WESTERN CAPE, SOUTH AFRICA
Cresting a small ridge we stood totally absorbed by our surroundings: cathedrals of grey and black-streaked sandstone pillars towered all around us for as far as the eye could see.
Just a few minutes prior we had observed yet another footpath scene with fresh Klipspringer tracks in the wet soil. We kept methodically, and somewhat hypnotically, scanning the sandstone crags in the quest to locate our elusive mountain companions – but to no avail. Just where were they? The little antelope surely had an eye on us from a high rocky vantage, statuesquely blending into the grysklippe, waiting to continue their browsing in peace.
Ahead, and below, was painted all the shades of green and brown in which ones imagination could conjure up. The tall, swaying riverine fynbos, dominated by stream conebush proteas, soft fountain bushes and hardy water heaths, transitioned to budding silver serrurias and copper-tipped restios. Mazing between the rock scree was a myriad of white-tipped blombos and top-heavy green-flowered ericas. Vibrant mosses and hardy succulents grew in rock crevices taking advantage of the wet winter season, and high on the ledges were old, gnarled trees which eked out an existence by escaping wildfire.
The coarse earth was deeply saturated – typical of a high mountain vlakte in winter – and there was a deafening silence interrupted only by the flowing river and our boots crunching over quartz pebbles as we journeyed. During the morning we had been hiking through intermittent rain showers, however, it wasn’t cold and every so often the sun broke through the cloud making conditions rather pleasant.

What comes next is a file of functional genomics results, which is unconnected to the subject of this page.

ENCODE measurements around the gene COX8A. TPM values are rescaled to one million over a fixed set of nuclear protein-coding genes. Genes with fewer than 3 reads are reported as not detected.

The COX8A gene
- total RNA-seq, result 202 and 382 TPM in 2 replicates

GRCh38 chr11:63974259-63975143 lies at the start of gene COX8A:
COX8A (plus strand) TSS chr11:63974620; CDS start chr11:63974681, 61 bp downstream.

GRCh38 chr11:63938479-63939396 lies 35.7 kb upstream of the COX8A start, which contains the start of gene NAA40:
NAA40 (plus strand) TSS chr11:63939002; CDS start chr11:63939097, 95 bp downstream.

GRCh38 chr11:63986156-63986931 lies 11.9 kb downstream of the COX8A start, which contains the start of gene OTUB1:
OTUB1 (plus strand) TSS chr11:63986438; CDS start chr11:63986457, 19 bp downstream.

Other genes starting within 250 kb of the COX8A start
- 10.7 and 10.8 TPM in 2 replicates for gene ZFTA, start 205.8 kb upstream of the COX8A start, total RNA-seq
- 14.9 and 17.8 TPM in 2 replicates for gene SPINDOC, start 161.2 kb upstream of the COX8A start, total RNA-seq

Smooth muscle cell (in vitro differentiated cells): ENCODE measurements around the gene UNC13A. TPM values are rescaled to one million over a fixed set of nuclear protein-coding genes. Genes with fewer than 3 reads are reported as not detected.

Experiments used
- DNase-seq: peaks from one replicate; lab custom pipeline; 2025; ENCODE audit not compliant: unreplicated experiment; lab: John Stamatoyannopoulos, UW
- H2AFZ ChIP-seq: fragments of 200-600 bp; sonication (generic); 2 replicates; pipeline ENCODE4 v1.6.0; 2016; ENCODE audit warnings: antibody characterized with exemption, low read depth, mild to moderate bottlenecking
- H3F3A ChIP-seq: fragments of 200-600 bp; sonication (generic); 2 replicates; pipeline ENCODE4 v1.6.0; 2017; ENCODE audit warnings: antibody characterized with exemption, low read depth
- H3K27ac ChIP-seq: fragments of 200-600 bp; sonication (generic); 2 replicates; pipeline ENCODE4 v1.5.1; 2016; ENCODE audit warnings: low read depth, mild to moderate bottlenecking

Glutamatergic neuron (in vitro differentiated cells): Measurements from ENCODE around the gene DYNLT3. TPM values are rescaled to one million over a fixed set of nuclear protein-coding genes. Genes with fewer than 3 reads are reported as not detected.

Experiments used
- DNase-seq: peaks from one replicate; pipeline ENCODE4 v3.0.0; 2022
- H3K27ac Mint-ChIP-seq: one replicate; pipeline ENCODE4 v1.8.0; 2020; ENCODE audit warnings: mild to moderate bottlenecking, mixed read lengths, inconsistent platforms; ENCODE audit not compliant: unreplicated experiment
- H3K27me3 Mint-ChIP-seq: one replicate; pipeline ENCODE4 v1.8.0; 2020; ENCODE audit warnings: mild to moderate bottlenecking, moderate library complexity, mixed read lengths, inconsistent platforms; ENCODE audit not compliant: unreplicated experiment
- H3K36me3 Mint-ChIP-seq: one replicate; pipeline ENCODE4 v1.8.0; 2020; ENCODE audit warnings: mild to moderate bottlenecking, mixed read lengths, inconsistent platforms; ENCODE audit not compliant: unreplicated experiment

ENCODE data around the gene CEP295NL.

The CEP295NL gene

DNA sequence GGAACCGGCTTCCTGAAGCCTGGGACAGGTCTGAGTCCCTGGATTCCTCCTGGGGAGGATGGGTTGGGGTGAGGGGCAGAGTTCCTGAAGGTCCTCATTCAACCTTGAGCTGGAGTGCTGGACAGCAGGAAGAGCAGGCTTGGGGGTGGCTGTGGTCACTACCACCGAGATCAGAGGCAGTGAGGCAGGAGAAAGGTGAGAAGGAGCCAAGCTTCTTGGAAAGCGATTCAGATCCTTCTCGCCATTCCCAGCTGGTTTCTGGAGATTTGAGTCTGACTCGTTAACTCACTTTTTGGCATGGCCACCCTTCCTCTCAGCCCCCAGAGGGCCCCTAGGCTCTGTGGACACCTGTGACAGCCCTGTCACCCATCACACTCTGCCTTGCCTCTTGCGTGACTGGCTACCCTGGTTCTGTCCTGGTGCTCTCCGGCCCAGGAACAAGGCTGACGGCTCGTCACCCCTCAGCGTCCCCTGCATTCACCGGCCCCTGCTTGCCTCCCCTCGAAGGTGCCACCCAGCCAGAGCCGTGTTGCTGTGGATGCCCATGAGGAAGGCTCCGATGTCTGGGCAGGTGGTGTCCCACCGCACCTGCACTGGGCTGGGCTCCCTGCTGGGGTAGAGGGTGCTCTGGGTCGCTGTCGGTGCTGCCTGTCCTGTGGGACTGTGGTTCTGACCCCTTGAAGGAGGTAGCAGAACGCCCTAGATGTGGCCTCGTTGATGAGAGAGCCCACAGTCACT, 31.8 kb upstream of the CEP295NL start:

Suddenly, excitement! The black butterfly-patterned scales of a diminutive Red Adder caught our eye as it hastily slithered to the base of a needly restio for refuge. Bending down to ground level revealed beautiful little horns above the snake’s vertically-pupiled eyes. It hissed frantically and shot its tongue out repeatedly, sussing out the monstrous threat. These adders are endemic to the mountains of the southwestern Cape and are not always a red colour as the name suggests, as was in this case with being a grey and black form.
With the sun now burning brightly we took the opportunity to drop our loaded backpacks and offer freedom to our tender shoulders. The night had been a bitterly cold one as a light breeze strode across the open valley during the early hours of the morning. The stars had remained hidden behind a veil of cloud and the full moon tried its utmost to give us good light –instead, it delivered an incredibly beautiful lunar halo which appeared late in the evening.
At the streamside we fired up the gas burner and scooped a potful of crisp, sweet Cape mountain water for a strong brew. And whilst savouring good coffee, peace was made with the fact that we soon had to say goodbye, until another time, to this grand wilderness – the Groot Winterhoek.